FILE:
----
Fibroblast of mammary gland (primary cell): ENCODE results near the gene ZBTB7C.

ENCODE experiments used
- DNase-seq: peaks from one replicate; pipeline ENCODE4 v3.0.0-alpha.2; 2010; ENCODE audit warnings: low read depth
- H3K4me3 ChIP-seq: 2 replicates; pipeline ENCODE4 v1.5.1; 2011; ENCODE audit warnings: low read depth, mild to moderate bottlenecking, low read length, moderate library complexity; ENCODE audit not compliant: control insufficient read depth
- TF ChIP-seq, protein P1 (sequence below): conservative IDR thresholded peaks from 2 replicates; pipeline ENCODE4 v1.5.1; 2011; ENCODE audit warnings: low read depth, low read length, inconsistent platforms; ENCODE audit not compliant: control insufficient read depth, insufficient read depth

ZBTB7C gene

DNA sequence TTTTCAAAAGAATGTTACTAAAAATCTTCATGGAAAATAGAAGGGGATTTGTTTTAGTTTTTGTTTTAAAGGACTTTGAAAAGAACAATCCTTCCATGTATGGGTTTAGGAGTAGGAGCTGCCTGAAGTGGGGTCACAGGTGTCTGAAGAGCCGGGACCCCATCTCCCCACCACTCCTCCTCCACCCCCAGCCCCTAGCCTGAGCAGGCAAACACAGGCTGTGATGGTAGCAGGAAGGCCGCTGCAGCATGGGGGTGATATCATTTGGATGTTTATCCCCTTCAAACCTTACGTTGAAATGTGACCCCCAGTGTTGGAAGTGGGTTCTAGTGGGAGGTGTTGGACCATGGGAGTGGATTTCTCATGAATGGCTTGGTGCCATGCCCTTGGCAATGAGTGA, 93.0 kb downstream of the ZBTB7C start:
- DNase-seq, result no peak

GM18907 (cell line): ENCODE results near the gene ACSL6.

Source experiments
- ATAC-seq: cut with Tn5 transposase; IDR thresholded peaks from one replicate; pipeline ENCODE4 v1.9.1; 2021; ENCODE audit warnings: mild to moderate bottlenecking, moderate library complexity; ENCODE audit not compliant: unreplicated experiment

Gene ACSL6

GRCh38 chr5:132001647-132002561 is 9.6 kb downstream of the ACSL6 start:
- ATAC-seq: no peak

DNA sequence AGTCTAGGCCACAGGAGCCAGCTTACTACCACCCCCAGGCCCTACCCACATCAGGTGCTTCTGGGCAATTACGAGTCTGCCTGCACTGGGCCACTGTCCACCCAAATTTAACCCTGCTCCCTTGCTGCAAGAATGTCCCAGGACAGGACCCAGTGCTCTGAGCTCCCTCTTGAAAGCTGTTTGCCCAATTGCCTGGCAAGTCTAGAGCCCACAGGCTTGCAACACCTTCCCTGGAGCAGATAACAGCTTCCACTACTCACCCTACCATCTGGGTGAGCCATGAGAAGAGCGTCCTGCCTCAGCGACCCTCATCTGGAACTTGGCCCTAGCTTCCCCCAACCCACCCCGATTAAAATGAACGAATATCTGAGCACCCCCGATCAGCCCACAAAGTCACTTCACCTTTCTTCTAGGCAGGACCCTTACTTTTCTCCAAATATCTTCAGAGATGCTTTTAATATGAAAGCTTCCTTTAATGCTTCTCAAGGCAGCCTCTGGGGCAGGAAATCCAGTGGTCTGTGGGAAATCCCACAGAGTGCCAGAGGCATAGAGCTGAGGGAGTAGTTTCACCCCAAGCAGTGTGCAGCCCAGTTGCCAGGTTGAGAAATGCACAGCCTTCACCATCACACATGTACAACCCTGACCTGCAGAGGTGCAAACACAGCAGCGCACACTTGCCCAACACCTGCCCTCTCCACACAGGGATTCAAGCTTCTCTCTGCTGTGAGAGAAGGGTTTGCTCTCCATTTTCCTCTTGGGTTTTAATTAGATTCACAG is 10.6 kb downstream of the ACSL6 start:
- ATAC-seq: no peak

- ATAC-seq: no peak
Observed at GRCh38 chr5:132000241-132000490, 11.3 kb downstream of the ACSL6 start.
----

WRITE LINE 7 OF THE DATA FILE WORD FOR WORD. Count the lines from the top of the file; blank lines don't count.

DNA sequence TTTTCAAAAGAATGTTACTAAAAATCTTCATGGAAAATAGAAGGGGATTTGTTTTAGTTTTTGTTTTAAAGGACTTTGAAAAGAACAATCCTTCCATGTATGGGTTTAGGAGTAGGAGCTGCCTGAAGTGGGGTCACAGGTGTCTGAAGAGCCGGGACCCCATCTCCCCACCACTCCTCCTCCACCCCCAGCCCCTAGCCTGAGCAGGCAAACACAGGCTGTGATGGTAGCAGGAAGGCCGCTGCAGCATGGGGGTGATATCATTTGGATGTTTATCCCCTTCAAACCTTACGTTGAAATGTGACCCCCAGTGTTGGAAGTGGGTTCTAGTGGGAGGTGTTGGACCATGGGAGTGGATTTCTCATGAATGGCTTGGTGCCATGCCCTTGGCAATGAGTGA, 93.0 kb downstream of the ZBTB7C start: